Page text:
This is a continuation of a conversation with cinematographer Paul Cameron, ASC. Part 3 coming next week. And look for episode 2 of the Art of the Shot podcast to hear the full conversation now. Available on your favorite podcast platform.
Derek Stettler: It makes a lot of sense. You want to keep it as consistent as possible with the rest of the series. Were any unique filmmaking technologies or noteworthy gear used to capture this season beyond the LED walls and what you helped engineer for the drone work?
Paul Cameron: No, I think that was probably the predominant thing technology wise. I think you’ll see every episode tends to have some kind of shot or scene that’s from an interesting perspective that we haven’t seen before and that’s always fun to shoot. There’s one with Jonathan [Nolan] on the first episode, where the camera is in the backseat of a car with Evan Rachel Wood and they’re trying to drug her, then Tommy Flanagan leaves the frame and she grabs a knife and cuts herself free and shoots two guys in the car. We see somebody gets shot in the rear view camera. She walks in the front, shoots a couple thugs and then we see her running back and the camera pulls back. Then she gets in the car and drives over the other thug and pulls away. It’s not so much new technology, but it’s just thinking abut how to drive the audience, what do you want the audience to see, what kind of coverage, etc. In this case, Jonathan was super clear that he wanted this strange subjective point of view of seeing the action out front and seeing the action through the rear view camera at the same time. So it was fun to do stuff like that. And it’s always like, “How can we do this in the most creative way?” And what great technology can we use? And then what do we end up doing? We wedge the seats a little wider, and we stick a slider in there and rip the camera off the Steadicam because it’s already been stripped down, and we put it on a slider and we push it through seats. The most analog way!
Stettler: The most analog, yeah.
Cameron: It’s fun though. And I think the technology is changing so much, so it was great to get into a film helicopter again. I had Pursuit Aviation and XM2 set up remote wireless wheels for me in the backseat, so I could operate my own aerials. I love so many aerial operators out there and have relationships with a number of them on a lot of movies, but to be in the backseat of a helicopter and talk to a pilot and a DP that you haven’t worked with is great. You’re trying to coordinate, give your idea, and then they have a different idea, and then you do a few takes and sometimes they have to move on even if you’re super experienced as a DP. But now shooting my own aerials, I was able to really get in there and do what I want fast, and I had a great relationship with the pilot, so that was good. And XM2 set up the master wheels and I either operate the drone shots or stick Chris Harhoff, “A” camera/Steadicam on it and he operates it off the wheels.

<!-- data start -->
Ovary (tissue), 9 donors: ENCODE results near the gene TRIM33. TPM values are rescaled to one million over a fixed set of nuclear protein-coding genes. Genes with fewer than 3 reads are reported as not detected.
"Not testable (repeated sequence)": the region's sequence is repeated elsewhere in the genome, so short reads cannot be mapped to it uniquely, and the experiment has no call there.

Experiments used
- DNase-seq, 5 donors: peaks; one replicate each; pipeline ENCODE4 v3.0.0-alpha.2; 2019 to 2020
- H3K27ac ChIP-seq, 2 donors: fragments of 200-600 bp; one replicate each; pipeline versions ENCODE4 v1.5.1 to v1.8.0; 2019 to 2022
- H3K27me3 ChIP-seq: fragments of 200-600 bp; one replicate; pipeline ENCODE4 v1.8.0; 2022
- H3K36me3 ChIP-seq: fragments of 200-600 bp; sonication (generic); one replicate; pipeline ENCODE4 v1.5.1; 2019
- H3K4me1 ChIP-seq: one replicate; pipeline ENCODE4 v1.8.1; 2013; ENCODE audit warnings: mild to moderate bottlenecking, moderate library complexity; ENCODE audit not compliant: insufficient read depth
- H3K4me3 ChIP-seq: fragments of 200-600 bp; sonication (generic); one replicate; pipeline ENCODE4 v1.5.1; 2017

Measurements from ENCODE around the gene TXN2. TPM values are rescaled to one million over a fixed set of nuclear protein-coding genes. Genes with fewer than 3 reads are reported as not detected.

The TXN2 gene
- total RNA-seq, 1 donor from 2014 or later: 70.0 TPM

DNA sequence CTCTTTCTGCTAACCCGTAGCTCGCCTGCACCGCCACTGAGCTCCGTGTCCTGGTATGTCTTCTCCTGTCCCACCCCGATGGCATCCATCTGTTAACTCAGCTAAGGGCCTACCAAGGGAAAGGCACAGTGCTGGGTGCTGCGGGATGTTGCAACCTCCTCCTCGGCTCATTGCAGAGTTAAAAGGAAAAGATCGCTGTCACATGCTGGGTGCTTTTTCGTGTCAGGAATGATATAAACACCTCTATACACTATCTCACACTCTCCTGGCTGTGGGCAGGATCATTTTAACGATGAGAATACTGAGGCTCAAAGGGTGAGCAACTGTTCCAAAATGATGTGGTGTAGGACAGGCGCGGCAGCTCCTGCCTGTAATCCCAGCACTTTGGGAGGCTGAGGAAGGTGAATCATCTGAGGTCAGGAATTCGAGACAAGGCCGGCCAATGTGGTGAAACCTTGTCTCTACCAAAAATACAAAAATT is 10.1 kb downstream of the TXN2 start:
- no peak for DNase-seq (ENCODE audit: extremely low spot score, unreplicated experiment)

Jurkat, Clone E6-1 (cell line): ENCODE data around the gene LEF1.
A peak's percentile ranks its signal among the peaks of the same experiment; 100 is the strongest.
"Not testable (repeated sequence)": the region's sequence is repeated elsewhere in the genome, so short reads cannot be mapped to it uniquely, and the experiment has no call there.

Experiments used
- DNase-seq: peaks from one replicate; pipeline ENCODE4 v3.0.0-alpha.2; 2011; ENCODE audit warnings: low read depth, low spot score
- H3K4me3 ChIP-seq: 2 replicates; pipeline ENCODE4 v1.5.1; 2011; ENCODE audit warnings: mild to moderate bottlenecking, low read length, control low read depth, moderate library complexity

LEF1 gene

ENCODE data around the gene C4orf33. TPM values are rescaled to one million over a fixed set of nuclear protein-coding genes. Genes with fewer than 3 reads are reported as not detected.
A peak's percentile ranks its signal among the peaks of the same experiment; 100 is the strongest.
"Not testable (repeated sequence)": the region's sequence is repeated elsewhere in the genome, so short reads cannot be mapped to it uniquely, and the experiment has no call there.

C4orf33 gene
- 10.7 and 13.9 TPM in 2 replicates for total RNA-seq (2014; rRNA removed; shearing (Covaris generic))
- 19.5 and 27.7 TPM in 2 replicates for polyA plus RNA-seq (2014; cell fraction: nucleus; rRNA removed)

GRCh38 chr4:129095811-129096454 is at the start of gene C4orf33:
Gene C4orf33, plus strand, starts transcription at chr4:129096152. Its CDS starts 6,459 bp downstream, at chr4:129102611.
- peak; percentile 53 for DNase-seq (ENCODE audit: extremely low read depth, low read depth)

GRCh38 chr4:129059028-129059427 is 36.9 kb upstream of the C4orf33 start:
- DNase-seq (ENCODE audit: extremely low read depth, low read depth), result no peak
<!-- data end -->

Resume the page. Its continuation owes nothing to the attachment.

Stettler: Oh yes, Chris is an incredible operator, too. I think last year he and Steve Matzinger won Camera Operator of the Year in Television at the SOC Awards for their work on Westworld. And he was involved since the very beginning with you, right? In Season One?
Cameron: Yeah. Chris has done a few movies with me and I recommended him to work with us on Westworld and he’s done three seasons now and he loves it. He’s really such a force around the camera in such a great way. He’s a gentleman, he’s incredibly well-prepared, incredibly talented, and has a lot of great input. He’s just an amazing operator and filmmaker.
Stettler: Yeah he really is. And he’s such a great guy, too. I’ve met him a few times and he’s the nicest guy. So in regards to the approach to camera, in Season One there was a philosophy behind the movement where there was a dictate set that it should be in studio mode a lot of the time, on dolly tracks to kind of mimic the way the hosts are in their defined loops. And then that was used intentionally to great effect when all the sudden handheld was introduced. It created a very noticeable shift that maybe people picked up on, or maybe not, but it suited the story. It was storytelling through camera movement. So this season, were there any specific dictates in terms of the approach to the camera or the visual storytelling? Or were you guys more free to just shoot in this new world now?
Cameron: Well, we wanted to keep the syntax of the show, but there was a sensibility, even for the exteriors and aerials, for the previous Westworld park and that world. We wanted the camera to feel as if it was the people at the Delos Corporation watching. There were slight mechanical moves in the wide shots and there was a certain sensibility that Jonathan [Nolan] really wanted that we tried to get all the DPs and directors to do. Here, the significant thing is being away from the park. As we know, Dolores is on a new mission here and she’s got quite a bit of momentum and now you’ve also got Thandie Newton and that side and they’re coming from different parts of the world, and they’re converging in one place and there’s a lot of locations. There’s a lot of movement, people coming and going and bizarre scenes. So I think the biggest thing was to move the camera, to pull and push people into a scene and get the momentum of characters moving through the scenes and not be so static. But it’s also from the writing. It’s the movement of the scenes in the writing and the plotline. That helps a lot.